‘Sharper’: Engaging performances and brisk pacing are a cut above some semi-farfetched threads

“Sharper” (2023) – “Is this real?” – Sandra (Briana Middleton)

“This is real.” – Tom (Justice Smith)

This lovely, intimate exchange between two 20-somethings in a New York City bookstore carries a double meaning.  Tom shows Sandra an original edition of “Jane Eyre”, and her question refers to the famous novel and the evident spark between them.

Tom has been coping with depression for a while, and now, this beautiful NYU Ph.D. student walks into his shop and makes small talk, and before you can say, “I would always rather be happy than dignified,” Tom and Sandra are a couple.

Tom mentions to a friend (or colleague) that she’s the girl of his dreams.

Rather than pose Sandra’s initial inquiry, the audience may wonder, “Will this romance last?”

Sandra (Briana Middleton)

In “Sharper”, director Benjamin Caron (“The Crown”, “Andor”) will answer this query and introduce several more in a lively crime drama, one that stages twists and turns and fields them through frank discourse and sleight of hand.  Caron’s film – written by Brian Gatewood and Alessandro Tanaka, a pair who has collaborated on several past projects – pits charlatans against marks in battles bathed in leverage and deception.

No one robs banks during this 116-minute on-screen affair.  Still, massive sums of money could exchange hands between a small assortment of personalities as the stakes rise sky-high.

Engaging performances can be found everywhere.  From the get-go, Smith and Middleton effectively pull us into their story and the events that follow, ones involving three critical characters played by Sebastian Stan, Julianne Moore, and John Lithgow. 

(For the record, can Julianne Moore star in everything, please?)

Richard (John Lithgow) and Madeline (Julianne Moore)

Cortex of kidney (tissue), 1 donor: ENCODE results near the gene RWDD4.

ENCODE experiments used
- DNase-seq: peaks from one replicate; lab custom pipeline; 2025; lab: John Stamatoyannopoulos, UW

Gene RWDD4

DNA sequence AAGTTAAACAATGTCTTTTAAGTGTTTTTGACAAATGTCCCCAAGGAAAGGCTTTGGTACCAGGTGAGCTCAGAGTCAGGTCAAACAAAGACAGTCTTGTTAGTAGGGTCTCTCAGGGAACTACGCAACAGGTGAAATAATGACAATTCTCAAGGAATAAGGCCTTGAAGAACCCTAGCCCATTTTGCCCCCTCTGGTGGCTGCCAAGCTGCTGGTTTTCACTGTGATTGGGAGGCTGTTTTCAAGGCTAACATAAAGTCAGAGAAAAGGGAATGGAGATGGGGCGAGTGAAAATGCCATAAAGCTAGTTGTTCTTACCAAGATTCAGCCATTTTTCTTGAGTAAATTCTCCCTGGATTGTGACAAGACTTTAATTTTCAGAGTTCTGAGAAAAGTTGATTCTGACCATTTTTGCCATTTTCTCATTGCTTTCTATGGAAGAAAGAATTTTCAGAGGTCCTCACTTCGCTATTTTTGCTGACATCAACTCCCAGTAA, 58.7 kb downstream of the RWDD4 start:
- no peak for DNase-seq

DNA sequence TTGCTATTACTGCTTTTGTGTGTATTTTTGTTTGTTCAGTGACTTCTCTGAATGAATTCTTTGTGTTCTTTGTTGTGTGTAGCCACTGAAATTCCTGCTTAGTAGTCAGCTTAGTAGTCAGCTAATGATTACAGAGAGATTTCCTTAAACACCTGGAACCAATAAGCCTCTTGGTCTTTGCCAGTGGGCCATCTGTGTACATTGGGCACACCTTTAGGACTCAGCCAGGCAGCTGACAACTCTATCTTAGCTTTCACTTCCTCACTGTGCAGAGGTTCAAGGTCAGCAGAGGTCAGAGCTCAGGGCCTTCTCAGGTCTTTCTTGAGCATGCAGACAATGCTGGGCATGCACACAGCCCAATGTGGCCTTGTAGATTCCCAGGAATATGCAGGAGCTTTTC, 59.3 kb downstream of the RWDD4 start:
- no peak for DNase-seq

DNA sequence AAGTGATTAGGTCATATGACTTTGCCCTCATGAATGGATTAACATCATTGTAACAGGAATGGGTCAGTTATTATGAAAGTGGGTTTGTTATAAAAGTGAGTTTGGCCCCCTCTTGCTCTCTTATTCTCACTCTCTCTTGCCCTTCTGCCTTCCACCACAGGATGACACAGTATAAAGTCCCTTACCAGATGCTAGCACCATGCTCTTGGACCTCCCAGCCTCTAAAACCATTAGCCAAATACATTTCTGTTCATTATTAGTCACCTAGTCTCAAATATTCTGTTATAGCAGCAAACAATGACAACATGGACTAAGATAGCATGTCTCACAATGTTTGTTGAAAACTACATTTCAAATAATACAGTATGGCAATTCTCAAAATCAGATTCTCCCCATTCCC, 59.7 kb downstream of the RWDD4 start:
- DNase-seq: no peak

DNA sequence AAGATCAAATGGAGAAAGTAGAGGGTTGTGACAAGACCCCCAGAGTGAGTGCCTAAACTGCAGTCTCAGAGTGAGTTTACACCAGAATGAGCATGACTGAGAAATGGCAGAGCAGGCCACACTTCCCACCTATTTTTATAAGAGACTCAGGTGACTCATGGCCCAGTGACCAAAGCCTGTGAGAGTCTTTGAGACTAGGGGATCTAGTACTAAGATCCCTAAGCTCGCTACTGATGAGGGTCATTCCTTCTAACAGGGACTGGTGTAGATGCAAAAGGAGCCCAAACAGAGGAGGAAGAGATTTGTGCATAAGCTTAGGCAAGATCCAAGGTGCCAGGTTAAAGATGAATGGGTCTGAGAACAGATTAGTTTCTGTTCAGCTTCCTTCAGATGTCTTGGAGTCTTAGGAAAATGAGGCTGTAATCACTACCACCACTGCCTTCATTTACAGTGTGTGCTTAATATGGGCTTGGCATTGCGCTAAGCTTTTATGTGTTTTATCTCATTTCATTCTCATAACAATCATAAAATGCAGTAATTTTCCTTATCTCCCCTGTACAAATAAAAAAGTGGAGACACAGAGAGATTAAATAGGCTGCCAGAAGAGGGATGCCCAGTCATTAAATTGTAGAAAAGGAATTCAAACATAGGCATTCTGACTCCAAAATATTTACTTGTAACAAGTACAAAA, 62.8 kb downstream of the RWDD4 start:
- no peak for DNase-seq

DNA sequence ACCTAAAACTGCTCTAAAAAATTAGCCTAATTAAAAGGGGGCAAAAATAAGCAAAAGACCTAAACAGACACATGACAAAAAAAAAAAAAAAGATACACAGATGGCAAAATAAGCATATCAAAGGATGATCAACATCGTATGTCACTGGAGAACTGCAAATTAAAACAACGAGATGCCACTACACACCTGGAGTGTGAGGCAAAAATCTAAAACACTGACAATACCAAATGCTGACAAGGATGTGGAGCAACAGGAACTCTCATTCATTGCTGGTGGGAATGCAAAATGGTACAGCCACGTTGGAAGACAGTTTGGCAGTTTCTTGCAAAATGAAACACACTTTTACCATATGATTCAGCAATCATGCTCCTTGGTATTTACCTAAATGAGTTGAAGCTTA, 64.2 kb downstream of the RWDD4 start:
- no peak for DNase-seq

Cheers to the casting team, producers, and Caron, because they made spot-on choices for Max (Stan), Madeline (Moore), Richard (Lithgow), Tom, and Sandra. To prevent spoilers, the reasons why will not be discussed in this review.  Just know that the actors skillfully fall into their roles and give assured credibility to the on-screen alter-egos and their intentions.

Caron – who primarily works in TV – fashions his caper chronicle in episodic format.  Even though this two-hour narrative moves straight away without breaks, “Sharper” could, indeed, work as a four-part series.  Still, the method to Caron’s and the writers’ madness works nicely and sustains a brisk pace that keeps our eyes glued to the screen.  Meanwhile, catchy hits from Mattiel, Nina Simone, and Don Henley are music to our ears, including a track from the former Eagles drummer that accompanies an odd but captivating dance scene. 

Admittedly, one significant drawback with “Sharper” is that the marks’ buy-in can repeatedly feel semi-farfetched, but as P.T. Barnum famously said, “There’s a sucker born every minute.” 

So, if the audience embraces that quote – and keeps it firmly in mind for a couple of hours – the frequent bouts of naivety can be dismissed.  Then again, this movie is set in the modern-day, so can’t social media or other cell phone technologies help our on-screen friends and foes? 

Well, not every production needs to transpire in 1987, and cinematic yarns that involve money and matters of the heart are timeless. 

Tom (Justice Smith)

Sandra asked, “Is it real?” 

She’s not the only player in “Sharper” who should raise this valuable inquiry.

⭐⭐ 1/2 out of ⭐⭐⭐⭐

Directed by: Benjamin Caron

Written by: Brian Gatewood and Alessandro Tanaka

Starring: Justice Smith, Briana Middleton, Sebastian Stan, Julianne Moore, and John Lithgow

Rated: R

Runtime: 116 minutes

Image credits: Apple Original Films

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